July 20, 2024
Due to the impact of the coronavirus pandemic, we have made the difficult decision to discontinue our publishing operations. If you have a current subscription and wish to request a refund for any unused portion please use vpub@vacationstogo.com and provide the name and mailing address associated with your subscription. Thank you for your prior business. We will process refunds as quickly as possible.

A Celebration of Mountain Gorilla Conservation

The Dian Fossey Gorilla Fund International marks its 50th anniversary

By Brent Stoller

Vacations Magazine: A Celebration of Mountain Gorilla Conservation
The Dian Fossey Fund International
In the upper reaches of East Africa, where the air is crisp and the jungle is thick, the mountain gorilla fights for survival.

At last count, there were just under 900 remaining, divided between two locales: the Virunga Mountains, which span Uganda, Rwanda and the Democratic Republic of Congo, and Uganda's Bwindi Impenetrable Forest.

These mammals hail from the same primate family as humans, Hominidae, and possess opposable thumbs, forward-facing eyes and large brains.

They function in families, led by a dominant male known as a silverback due to the swath of gray across its back. Females fill the role of primary caregivers. Young gorillas cling to their mothers until somewhere between the ages of 4 and 8, at which point they individuate, forging their own identities and friendships, not unlike human adolescents.

But sadly, apes face dangers that far exceed the frustrations of dealing with a burgeoning teenager. Their lives are threatened by poachers on the hunt for meat, and their habitat is jeopardized by deforestation from nearby villagers. Such infiltrations also lead to the transmission of disease. Even climate change has put the gorillas in peril, as variances in temperature and rainfall can decrease food sources while increasing thermal stress and the risk of forest fires.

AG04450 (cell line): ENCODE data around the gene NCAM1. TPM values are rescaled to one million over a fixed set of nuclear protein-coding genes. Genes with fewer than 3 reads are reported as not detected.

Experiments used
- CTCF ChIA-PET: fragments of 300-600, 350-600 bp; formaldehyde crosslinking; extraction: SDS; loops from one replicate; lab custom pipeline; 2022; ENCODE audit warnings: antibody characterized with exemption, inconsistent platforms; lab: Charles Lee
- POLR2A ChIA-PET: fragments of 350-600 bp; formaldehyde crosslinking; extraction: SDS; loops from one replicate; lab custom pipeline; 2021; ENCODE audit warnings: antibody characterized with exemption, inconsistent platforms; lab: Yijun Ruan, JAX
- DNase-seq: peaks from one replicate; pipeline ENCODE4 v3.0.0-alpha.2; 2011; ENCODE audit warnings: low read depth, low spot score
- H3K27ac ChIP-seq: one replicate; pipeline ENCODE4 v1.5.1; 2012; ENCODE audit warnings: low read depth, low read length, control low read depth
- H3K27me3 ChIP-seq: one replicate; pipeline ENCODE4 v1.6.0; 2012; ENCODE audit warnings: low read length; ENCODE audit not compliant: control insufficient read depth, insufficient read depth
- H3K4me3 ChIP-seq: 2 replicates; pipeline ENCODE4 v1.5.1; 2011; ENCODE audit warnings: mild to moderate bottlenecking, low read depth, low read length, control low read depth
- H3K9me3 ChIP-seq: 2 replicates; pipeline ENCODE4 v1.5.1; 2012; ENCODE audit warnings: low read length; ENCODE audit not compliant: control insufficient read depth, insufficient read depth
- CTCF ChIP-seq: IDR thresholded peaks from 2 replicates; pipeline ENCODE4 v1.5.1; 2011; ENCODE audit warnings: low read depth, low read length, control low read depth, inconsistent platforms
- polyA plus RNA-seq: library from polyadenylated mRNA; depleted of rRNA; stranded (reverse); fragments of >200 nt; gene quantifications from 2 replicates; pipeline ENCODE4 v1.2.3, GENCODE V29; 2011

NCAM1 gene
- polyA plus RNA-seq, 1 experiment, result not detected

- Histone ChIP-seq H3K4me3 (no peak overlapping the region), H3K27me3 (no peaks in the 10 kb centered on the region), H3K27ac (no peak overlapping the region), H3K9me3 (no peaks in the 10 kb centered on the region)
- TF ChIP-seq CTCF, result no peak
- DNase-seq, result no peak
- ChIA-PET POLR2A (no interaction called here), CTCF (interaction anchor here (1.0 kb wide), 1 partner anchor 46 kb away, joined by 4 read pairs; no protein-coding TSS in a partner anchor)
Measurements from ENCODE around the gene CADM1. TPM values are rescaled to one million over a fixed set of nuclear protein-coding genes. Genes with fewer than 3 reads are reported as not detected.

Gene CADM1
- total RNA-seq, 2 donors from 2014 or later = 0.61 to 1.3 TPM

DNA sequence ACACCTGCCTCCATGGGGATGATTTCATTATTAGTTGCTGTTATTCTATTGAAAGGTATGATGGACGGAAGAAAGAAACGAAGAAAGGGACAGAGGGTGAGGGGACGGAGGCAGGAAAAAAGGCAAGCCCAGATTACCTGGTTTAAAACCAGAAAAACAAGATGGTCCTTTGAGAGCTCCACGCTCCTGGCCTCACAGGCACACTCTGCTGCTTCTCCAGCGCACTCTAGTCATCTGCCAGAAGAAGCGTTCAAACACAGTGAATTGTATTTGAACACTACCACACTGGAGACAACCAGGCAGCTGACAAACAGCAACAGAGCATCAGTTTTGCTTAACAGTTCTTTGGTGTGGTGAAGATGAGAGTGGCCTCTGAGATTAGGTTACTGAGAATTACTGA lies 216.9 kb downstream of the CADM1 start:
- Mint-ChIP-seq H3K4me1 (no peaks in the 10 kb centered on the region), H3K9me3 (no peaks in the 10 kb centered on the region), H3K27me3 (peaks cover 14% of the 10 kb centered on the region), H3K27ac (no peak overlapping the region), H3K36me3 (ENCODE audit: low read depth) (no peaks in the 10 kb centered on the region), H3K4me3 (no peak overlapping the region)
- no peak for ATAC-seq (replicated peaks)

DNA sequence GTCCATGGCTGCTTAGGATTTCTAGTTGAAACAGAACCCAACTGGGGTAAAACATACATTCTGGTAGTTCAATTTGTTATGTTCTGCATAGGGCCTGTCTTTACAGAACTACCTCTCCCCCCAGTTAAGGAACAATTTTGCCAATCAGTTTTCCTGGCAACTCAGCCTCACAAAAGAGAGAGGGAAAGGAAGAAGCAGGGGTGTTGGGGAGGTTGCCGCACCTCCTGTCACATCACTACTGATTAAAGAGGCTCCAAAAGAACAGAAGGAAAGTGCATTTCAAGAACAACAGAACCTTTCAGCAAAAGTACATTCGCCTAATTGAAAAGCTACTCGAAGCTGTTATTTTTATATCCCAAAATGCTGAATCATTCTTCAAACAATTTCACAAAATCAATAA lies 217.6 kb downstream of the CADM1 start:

Counteracting these human interferences has required human intervention -- an intervention that began more than a half-century ago and led to the establishment of what is known today as the Dian Fossey Gorilla Fund International.

Fossey, an American zoologist, used her life savings and a bank loan to explore Africa's animal kingdom in 1963. It was a trip that changed her forever.
Alongside two wildlife photographers, Fossey first encountered the mountain gorillas during a trek through the Ugandan forest. Intrigued by the creatures' contradictory nature, one of both insecurity and individuality, she returned home determined to conduct a long-term field study of the primates.

That day came in September 1967, when Fossey set up a two-tent research operation in an alpine meadow in Rwanda's Volcanoes National Park. Blending the names of the two volcanoes on either side -- Mount Karisimbi to the south, Mount Visoke to the north -- she called it Karisoke.

Though she initially observed the gorillas from afar, Fossey eventually assimilated herself into the animals' culture by modeling their movements, mannerisms and vocalizations. Chewing celery stalks and impersonating their knuckle-walking gait allowed her to get even closer.

This access provided unprecedented insights into the primates' behavior and psychology and enabled Fossey to identify individuals by sketching their noseprints, a breakthrough that led to the creation of gorilla family trees.

By 1968 she had partially habituated four groups of gorillas. A gorilla from one of these groups was an approximately 5-year-old male with an injured finger on his right hand. Fossey affectionately named him Digit. The two developed a special friendship, a bond that was immortalized during a National Geographic photo shoot.

Tragically, Digit was killed on New Year's Eve 1977 while defending his mates from poachers. Subsequent gorilla slayings cemented Fossey's belief that the species' survival was dependent on more than just study; it demanded protection.

While Fossey had been using unconventional tactics to defend the gorillas -- donning masks to frighten poachers and spray-painting livestock to dissuade cattle herding in the forest, among others -- she realized she couldn't do it alone. To raise awareness and financial support, she established the Digit Fund, the precursor to the Dian Fossey Gorilla Fund International.

Though she was brutally murdered under mysterious circumstances in 1985, Fossey's work continues through her eponymous organization, which today employs a four-pillar approach to conservation: community assistance, education, research and protection.